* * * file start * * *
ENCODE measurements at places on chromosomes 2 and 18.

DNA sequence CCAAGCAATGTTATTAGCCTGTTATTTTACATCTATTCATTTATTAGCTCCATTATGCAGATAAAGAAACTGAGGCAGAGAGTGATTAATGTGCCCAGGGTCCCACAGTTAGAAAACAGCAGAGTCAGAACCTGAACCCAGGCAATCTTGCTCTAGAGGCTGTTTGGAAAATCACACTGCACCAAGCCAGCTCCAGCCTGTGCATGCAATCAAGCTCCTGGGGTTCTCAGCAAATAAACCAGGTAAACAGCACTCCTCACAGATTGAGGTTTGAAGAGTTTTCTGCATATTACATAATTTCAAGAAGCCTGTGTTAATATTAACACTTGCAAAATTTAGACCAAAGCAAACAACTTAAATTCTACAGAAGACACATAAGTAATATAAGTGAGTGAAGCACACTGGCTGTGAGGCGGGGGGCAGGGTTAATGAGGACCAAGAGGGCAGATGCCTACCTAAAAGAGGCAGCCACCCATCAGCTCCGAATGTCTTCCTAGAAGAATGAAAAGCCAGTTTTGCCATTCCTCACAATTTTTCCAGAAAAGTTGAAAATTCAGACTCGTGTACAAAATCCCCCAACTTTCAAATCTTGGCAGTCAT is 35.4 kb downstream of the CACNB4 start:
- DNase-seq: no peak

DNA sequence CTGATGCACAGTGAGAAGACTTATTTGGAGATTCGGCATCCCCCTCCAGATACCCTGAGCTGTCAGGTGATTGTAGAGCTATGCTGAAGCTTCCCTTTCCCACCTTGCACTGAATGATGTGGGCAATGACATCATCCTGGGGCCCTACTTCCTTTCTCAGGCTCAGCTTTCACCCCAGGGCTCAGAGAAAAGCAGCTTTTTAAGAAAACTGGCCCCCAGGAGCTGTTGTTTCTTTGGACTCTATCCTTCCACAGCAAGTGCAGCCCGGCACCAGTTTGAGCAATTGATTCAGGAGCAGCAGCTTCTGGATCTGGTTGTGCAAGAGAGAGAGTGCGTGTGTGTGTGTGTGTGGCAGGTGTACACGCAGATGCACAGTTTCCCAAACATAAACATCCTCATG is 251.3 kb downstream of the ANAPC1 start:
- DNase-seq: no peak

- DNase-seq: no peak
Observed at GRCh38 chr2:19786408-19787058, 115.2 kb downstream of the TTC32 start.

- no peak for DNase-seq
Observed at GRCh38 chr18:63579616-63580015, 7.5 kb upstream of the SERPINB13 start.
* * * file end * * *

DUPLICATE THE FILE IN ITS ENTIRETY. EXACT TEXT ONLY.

ENCODE measurements at places on chromosomes 2 and 18.

DNA sequence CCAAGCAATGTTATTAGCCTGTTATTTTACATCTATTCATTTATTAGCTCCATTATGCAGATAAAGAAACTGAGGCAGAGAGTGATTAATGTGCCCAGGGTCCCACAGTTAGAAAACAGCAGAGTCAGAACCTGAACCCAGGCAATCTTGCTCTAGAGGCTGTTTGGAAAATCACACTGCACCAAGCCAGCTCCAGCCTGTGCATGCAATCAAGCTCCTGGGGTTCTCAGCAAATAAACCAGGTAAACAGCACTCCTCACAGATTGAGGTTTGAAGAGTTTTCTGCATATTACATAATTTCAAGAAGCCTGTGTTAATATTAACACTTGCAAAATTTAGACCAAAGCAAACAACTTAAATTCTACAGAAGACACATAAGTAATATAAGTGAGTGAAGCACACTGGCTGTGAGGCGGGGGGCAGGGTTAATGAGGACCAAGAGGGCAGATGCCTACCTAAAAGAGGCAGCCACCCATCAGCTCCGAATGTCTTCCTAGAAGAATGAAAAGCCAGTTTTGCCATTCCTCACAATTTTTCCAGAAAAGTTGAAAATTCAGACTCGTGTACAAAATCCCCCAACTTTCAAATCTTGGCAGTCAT is 35.4 kb downstream of the CACNB4 start:
- DNase-seq: no peak

DNA sequence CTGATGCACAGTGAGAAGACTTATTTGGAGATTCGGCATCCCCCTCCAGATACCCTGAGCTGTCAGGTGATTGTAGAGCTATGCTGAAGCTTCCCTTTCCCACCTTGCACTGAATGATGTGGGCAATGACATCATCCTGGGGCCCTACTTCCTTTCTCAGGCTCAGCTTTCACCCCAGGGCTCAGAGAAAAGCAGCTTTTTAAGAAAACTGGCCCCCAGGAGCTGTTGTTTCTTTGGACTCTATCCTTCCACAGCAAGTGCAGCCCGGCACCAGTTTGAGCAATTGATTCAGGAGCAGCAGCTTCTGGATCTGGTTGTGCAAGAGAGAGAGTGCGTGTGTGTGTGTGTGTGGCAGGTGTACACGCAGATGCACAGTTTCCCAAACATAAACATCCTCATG is 251.3 kb downstream of the ANAPC1 start:
- DNase-seq: no peak

- DNase-seq: no peak
Observed at GRCh38 chr2:19786408-19787058, 115.2 kb downstream of the TTC32 start.

- no peak for DNase-seq
Observed at GRCh38 chr18:63579616-63580015, 7.5 kb upstream of the SERPINB13 start.